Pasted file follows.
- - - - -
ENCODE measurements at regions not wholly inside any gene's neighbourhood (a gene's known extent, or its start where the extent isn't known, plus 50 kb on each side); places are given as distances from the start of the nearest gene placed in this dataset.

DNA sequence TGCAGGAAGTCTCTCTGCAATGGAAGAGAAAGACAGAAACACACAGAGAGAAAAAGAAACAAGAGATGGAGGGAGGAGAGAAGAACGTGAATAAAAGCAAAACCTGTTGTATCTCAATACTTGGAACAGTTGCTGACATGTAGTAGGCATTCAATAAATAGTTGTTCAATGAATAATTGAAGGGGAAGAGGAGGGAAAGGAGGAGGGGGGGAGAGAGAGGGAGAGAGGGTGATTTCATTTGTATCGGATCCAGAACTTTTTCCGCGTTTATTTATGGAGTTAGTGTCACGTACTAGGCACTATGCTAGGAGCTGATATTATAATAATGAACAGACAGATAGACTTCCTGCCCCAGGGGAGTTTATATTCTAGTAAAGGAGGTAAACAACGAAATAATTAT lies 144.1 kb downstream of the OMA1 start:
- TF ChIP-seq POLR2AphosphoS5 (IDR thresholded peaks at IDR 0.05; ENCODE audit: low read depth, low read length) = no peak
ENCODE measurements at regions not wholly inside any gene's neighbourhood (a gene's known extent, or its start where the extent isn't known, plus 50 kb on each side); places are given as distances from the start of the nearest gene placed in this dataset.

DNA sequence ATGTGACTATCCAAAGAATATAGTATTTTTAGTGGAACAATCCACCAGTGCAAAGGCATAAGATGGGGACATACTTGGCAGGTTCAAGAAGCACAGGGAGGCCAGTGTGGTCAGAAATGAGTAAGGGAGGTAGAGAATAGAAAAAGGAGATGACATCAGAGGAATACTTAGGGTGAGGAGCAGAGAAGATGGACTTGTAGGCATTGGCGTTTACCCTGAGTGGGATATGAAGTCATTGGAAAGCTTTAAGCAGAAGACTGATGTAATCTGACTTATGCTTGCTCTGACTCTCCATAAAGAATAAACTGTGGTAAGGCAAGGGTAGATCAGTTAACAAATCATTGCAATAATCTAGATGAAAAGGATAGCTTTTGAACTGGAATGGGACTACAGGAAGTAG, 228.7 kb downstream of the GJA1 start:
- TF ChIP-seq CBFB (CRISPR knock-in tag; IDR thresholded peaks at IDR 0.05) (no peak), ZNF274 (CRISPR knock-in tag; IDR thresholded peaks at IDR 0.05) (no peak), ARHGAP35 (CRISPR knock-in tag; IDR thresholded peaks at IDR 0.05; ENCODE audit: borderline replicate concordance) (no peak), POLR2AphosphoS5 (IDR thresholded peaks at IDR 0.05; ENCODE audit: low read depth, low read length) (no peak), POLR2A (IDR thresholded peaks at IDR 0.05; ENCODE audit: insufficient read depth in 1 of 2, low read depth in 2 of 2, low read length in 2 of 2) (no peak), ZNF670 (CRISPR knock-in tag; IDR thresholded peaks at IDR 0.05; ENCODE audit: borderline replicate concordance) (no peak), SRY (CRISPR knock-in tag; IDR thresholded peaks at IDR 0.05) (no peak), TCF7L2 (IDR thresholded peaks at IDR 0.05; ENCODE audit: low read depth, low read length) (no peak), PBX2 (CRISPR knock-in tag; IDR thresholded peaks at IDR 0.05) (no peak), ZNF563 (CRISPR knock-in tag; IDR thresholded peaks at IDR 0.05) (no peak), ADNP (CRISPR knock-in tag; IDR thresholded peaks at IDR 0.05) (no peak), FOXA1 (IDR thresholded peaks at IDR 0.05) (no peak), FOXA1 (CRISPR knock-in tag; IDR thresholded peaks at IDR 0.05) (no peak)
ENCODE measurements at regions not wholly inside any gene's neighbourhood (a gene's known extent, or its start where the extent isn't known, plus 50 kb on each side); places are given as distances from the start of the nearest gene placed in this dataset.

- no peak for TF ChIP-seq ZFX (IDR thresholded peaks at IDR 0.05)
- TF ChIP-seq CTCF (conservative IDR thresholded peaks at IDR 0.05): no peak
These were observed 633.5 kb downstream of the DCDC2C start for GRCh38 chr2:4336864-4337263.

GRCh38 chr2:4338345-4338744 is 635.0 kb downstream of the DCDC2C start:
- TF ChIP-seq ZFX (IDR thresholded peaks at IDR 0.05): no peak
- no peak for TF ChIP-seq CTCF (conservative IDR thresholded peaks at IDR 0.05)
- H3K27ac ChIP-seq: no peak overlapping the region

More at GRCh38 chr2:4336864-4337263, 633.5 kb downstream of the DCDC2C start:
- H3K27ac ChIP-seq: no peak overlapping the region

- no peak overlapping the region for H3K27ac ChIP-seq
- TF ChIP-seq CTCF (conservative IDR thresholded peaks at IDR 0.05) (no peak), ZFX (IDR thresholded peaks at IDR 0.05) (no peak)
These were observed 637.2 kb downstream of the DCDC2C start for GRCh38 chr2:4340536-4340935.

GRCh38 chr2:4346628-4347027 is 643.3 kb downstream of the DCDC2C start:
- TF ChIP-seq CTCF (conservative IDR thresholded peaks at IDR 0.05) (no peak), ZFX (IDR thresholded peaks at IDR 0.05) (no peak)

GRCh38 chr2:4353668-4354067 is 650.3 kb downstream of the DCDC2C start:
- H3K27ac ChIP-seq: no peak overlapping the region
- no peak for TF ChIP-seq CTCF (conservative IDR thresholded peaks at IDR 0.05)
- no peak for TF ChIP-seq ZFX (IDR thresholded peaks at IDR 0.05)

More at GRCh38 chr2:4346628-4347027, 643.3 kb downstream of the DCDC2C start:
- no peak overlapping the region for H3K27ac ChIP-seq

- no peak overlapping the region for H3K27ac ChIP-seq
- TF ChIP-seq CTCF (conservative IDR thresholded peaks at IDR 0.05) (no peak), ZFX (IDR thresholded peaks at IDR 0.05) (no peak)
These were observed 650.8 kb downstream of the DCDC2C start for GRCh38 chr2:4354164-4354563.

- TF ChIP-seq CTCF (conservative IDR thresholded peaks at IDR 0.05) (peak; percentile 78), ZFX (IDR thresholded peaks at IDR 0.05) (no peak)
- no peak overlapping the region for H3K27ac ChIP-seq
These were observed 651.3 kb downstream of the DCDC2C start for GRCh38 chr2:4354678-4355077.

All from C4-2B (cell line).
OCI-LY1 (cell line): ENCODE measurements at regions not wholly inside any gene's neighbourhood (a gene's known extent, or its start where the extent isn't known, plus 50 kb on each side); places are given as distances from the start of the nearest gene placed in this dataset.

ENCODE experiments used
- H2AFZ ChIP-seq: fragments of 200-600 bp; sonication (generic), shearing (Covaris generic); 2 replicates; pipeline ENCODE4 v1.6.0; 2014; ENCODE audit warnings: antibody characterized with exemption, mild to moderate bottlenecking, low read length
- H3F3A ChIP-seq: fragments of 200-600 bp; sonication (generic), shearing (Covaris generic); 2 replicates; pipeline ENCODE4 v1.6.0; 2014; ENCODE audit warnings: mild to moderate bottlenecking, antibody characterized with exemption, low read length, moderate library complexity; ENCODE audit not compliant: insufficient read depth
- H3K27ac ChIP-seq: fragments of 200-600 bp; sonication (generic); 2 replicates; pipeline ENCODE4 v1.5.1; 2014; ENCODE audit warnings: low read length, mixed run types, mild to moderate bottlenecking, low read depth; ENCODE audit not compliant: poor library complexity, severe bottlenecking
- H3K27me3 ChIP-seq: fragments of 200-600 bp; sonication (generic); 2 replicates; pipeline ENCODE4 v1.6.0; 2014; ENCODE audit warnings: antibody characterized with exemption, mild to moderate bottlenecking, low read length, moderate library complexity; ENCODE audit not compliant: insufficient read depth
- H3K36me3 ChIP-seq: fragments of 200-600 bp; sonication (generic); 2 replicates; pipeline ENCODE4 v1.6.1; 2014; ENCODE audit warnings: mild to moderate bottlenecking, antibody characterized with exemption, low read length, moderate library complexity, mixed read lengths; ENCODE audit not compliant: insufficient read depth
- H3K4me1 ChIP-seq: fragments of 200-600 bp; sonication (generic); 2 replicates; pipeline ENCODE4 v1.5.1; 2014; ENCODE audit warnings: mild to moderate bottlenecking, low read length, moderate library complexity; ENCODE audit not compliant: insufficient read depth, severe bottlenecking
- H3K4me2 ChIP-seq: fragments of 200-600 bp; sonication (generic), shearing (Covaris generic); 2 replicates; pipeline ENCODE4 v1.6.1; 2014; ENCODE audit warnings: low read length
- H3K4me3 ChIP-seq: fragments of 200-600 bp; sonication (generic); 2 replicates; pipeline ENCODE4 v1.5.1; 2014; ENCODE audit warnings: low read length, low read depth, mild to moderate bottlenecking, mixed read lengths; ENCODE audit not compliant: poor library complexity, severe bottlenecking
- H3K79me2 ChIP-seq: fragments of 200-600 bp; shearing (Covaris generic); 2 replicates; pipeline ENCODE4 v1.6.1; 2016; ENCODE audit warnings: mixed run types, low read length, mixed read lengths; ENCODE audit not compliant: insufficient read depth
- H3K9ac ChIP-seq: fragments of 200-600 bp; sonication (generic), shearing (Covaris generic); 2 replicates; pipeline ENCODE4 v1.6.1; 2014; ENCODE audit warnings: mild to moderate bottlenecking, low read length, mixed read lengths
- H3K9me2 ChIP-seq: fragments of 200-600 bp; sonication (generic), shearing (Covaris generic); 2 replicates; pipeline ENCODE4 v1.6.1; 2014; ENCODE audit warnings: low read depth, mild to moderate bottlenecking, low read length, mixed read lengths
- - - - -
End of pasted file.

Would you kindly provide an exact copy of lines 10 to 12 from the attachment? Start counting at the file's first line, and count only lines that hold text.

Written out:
These were observed 633.5 kb downstream of the DCDC2C start for GRCh38 chr2:4336864-4337263.

GRCh38 chr2:4338345-4338744 is 635.0 kb downstream of the DCDC2C start:
- TF ChIP-seq ZFX (IDR thresholded peaks at IDR 0.05): no peak